5. Offer guidance for a safe, productive workspace. Working at a kitchen table or with a laptop on the couch is not ideal for productivity, but your staff didn’t choose to work at home, circumstances dictated it so they may need to work with what they have. At minimum, offer guidance to keep them safe: See How to Set Up a Home Workstation to Avoid Muscle Strain, Headaches, and Sore Eyes. For more permanent arrangements, you may want to review pictures of the work station or conduct a worksite visit.
6. Communicate, collaborate, and communicate again. Daily video huddles, weekly check-ins, and video coaching sessions are critical to keeping your remote employees motivated and engaged. It’s important for leaders and team managers to put time and effort into connecting with remote employees. Regular and purposeful communication and collaboration will bridge the social gap that often occurs with remote employees and help to ensure that each person will be a productive and committed part of the team. In a day, we spend more of our waking hours with our co-workers than with our family, and personal connections at work contribute to happiness and satisfaction. Without this interaction, remote employees may lose a sense of purpose and feel isolated and lonely.
7. Engage with your remote team over multiple channels. Everything doesn’t have to be about email or phone calls. There are many communication and collaboration tools available such as Microsoft Teams, Google, Slack, Zoom, Skype, free screen sharing programs, and many platforms to enable video calling. (We refer you again to Michael Freilich’s post that includes links to many of these communication tools. Tech Tools for Your Insurance Agency’s Remote Operations) Require the use of computer camera during calls and meetings and use video calls or chats before typing an email. Face-to-face communication boosts engagement vs. email, which often leads to miscommunication in tone or context. Since 70% of communication is nonverbal, video calls allow for clearer and more efficient communication and a personal connection that is lost in email.
8. Maintain your agency’s culture. Get creative to maintain interpersonal connections. Take a little time at the start of each meeting to exchange greetings. Set aside time periodically to talk about the remote experience and share productivity tips. What do they like best about working remotely? What are the biggest challenges they face? Don’t forget to work in a little levity and humor, such a “bring your pet to work” meeting day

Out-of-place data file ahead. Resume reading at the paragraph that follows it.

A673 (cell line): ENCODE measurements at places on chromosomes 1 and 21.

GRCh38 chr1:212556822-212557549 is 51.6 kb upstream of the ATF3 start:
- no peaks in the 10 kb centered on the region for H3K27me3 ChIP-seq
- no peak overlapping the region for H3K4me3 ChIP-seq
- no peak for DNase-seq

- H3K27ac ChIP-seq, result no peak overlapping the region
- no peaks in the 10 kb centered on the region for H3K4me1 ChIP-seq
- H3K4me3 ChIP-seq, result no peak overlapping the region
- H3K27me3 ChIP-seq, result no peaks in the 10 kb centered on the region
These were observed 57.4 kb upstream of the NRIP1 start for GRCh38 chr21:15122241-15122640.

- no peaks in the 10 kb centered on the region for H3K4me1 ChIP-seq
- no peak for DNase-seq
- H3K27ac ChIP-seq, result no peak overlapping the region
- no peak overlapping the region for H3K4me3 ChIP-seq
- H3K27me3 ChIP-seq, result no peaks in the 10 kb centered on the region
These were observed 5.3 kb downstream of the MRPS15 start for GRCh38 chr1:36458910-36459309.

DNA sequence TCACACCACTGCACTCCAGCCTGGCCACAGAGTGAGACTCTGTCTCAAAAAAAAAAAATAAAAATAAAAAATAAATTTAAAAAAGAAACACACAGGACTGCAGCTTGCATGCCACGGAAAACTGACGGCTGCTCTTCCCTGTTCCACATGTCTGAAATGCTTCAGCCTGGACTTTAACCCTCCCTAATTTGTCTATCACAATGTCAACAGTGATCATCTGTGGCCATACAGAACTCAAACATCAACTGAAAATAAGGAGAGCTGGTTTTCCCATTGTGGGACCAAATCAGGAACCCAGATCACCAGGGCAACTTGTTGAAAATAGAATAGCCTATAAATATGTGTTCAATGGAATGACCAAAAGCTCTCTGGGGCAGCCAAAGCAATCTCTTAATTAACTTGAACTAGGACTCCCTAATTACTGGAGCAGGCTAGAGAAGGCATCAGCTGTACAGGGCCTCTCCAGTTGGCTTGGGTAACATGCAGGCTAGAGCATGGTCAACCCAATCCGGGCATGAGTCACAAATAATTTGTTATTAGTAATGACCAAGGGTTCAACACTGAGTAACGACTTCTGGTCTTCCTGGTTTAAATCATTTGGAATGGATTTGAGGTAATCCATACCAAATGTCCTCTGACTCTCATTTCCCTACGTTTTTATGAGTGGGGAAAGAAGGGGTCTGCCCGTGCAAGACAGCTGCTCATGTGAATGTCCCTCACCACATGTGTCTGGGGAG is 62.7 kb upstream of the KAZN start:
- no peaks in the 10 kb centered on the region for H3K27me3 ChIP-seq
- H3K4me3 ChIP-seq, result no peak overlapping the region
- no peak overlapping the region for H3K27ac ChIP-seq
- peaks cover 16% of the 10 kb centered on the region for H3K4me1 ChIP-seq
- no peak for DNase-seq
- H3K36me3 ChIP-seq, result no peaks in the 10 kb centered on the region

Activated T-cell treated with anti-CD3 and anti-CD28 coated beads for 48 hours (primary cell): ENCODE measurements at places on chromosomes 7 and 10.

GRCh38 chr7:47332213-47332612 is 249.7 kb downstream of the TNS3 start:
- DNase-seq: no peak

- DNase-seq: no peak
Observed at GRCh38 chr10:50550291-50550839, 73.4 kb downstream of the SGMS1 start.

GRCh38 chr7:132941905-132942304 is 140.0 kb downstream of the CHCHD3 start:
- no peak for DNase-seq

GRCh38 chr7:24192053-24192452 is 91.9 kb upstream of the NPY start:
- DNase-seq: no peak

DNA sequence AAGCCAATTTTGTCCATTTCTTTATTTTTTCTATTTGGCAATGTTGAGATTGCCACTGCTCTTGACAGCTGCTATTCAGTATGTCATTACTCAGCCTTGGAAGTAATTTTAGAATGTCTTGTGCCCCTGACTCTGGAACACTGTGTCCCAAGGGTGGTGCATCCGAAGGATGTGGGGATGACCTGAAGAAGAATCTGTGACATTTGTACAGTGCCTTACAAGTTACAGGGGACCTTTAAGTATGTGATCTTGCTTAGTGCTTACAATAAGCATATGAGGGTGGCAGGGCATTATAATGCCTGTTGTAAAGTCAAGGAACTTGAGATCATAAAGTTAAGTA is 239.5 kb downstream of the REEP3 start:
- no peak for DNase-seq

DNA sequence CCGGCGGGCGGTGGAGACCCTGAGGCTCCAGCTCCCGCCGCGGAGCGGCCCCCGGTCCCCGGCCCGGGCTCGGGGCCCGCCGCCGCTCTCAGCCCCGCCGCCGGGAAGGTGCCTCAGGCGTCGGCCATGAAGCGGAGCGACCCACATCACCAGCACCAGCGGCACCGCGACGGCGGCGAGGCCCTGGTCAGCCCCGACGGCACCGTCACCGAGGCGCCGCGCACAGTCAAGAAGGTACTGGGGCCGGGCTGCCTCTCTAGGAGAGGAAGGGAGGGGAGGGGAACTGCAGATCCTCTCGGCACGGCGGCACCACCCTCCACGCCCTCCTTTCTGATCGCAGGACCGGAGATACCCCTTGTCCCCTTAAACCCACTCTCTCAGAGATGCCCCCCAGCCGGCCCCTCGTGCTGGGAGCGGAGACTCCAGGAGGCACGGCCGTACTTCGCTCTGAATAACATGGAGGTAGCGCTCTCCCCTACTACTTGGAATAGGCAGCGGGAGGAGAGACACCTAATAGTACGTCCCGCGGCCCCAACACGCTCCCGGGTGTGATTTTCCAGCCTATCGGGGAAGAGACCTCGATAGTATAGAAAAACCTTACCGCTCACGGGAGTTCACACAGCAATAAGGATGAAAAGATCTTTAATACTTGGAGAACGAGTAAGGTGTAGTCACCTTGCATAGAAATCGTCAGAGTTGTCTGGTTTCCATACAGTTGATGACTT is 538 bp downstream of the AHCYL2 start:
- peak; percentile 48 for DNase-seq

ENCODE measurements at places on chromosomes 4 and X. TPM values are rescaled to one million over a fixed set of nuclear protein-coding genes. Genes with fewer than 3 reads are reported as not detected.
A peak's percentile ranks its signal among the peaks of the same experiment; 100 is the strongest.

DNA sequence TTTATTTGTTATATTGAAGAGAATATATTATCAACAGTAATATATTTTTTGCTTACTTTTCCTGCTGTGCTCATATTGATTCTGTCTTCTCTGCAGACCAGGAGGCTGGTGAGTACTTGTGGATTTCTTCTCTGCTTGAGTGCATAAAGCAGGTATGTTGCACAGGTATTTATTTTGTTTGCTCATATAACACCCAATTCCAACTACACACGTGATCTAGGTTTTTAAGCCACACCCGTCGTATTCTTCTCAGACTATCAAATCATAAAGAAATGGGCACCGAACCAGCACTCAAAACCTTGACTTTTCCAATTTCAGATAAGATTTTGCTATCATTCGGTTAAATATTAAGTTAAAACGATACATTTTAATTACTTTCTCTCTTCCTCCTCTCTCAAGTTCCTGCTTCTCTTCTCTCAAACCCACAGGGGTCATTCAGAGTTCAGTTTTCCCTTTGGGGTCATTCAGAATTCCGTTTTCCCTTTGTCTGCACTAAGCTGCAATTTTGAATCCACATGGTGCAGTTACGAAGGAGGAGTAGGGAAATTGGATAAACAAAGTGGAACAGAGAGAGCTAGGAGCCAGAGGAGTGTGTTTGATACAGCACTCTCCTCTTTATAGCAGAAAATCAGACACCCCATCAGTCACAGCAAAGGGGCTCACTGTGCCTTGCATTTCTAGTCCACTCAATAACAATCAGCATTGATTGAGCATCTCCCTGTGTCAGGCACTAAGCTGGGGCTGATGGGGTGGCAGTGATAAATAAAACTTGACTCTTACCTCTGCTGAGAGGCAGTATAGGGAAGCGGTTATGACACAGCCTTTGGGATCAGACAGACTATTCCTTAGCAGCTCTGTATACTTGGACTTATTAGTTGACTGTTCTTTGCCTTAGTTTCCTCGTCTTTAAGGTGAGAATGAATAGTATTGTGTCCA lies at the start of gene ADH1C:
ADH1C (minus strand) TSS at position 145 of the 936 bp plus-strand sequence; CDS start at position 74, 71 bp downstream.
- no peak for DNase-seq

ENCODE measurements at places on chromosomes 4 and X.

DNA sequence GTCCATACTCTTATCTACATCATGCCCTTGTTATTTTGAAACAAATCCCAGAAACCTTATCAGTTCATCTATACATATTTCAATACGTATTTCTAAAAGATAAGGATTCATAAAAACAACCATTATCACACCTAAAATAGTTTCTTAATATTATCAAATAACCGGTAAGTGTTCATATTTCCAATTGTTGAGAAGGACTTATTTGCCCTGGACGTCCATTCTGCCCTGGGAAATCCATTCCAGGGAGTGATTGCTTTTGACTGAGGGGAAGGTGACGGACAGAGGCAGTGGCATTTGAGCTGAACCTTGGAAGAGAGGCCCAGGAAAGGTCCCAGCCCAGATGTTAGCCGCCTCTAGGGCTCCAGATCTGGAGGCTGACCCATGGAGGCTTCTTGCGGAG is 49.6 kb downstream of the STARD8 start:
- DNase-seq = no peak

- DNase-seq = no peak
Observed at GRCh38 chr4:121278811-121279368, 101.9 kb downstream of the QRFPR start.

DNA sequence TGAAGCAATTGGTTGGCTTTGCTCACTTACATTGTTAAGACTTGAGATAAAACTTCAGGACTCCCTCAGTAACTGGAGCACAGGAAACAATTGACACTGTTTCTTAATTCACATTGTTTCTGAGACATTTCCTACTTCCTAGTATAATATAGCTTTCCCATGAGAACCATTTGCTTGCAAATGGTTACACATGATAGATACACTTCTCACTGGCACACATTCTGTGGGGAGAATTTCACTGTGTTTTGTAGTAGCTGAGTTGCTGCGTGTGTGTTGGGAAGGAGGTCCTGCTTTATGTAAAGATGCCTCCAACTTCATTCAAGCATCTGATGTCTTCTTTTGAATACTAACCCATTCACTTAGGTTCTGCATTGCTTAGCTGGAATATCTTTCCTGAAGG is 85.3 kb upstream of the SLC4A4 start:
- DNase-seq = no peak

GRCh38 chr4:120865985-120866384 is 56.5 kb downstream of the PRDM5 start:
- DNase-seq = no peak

9. Encourage balance. While it’s common for managers to worry that employees will not be productive enough, it’s less common for them to worry about employees working too much. Yet a potential byproduct of working from home is overworking, since there is no distinction between work hours and home life. This can lead to burnout and dissatisfaction. Work with your team to strike the right balance between work life and home life.
10. Brush up on employment law. As an employer, you must know your obligations under federal and state employment laws, particularly the new Families First Coronavirus Response Act. Be prepared to accommodate employees with FMLA either if they need time for COVID19 or to care for an eligible party with COVID19.
With any challenge comes opportunity. While the remote workplace found you rather than the reverse, embrace this as an opportunity to sharpen your agency’s technology skills and build a more flexible work team. The remote workforce has grown 173% in the last 15 years (Global Workplace Analytics) and remote workers take fewer sick days, fewer breaks, and are more 13% more productive than their in-office counterparts (Stanford Graduate School of Business. ) The path to a motivated and productive remote agency workforce starts with robust and consistent communication, seeking ways to collaborate, leveraging collaboration technology, and setting clear expectations.
Jean Klein, AIS, CPCU is an Agency Growth Partner at Renaissance Alliance. Connect with Jean on LinkedIn.